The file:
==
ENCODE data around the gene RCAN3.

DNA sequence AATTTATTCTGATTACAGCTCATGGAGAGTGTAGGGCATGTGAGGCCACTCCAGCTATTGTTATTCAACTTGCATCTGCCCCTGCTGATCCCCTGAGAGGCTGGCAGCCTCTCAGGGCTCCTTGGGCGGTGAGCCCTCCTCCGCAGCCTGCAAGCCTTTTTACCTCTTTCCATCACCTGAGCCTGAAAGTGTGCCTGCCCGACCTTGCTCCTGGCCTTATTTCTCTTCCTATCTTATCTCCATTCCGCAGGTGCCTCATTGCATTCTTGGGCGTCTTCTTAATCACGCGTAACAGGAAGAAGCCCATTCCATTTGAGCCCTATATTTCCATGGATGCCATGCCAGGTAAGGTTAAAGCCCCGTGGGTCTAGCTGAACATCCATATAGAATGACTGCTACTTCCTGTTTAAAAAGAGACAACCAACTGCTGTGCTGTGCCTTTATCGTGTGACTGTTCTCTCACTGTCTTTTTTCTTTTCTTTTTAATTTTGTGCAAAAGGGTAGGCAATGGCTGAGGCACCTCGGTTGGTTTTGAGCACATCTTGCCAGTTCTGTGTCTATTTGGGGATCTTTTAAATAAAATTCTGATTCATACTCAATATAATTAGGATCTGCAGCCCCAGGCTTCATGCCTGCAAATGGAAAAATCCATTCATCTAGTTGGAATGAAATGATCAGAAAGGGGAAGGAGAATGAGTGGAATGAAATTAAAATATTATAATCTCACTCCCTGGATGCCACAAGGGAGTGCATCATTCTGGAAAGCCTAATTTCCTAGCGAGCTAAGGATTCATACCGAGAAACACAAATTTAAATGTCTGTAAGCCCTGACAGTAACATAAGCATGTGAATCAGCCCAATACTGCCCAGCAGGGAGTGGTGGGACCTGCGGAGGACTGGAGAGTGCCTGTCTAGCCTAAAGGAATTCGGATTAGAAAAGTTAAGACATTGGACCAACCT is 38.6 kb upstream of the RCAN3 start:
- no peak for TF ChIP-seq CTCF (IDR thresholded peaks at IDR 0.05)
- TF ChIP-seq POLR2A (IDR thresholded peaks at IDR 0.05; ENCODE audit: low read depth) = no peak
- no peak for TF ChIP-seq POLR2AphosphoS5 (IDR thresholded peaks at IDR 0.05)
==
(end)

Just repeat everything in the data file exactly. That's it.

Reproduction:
ENCODE data around the gene RCAN3.

DNA sequence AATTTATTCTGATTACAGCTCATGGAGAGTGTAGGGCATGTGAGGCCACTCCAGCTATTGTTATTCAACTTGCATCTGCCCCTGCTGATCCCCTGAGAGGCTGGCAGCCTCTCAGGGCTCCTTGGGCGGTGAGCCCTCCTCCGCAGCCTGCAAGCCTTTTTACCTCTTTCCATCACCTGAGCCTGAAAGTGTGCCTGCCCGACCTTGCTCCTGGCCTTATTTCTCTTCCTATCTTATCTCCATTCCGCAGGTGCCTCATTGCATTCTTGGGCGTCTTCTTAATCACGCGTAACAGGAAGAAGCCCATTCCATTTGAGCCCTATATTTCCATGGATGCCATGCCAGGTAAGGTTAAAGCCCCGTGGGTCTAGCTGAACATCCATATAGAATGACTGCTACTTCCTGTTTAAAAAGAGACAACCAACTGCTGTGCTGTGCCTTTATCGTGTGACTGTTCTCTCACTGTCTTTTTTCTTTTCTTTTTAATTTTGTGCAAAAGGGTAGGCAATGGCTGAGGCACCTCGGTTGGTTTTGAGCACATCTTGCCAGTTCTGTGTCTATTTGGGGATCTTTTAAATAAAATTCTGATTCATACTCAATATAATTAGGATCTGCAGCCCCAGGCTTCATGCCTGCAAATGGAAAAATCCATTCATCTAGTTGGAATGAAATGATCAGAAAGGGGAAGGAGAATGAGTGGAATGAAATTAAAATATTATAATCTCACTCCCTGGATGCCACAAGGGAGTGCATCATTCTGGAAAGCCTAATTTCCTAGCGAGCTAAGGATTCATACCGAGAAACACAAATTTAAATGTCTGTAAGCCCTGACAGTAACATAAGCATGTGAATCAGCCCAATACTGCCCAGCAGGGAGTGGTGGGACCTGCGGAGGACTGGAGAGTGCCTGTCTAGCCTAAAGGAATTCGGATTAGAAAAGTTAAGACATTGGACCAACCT is 38.6 kb upstream of the RCAN3 start:
- no peak for TF ChIP-seq CTCF (IDR thresholded peaks at IDR 0.05)
- TF ChIP-seq POLR2A (IDR thresholded peaks at IDR 0.05; ENCODE audit: low read depth) = no peak
- no peak for TF ChIP-seq POLR2AphosphoS5 (IDR thresholded peaks at IDR 0.05)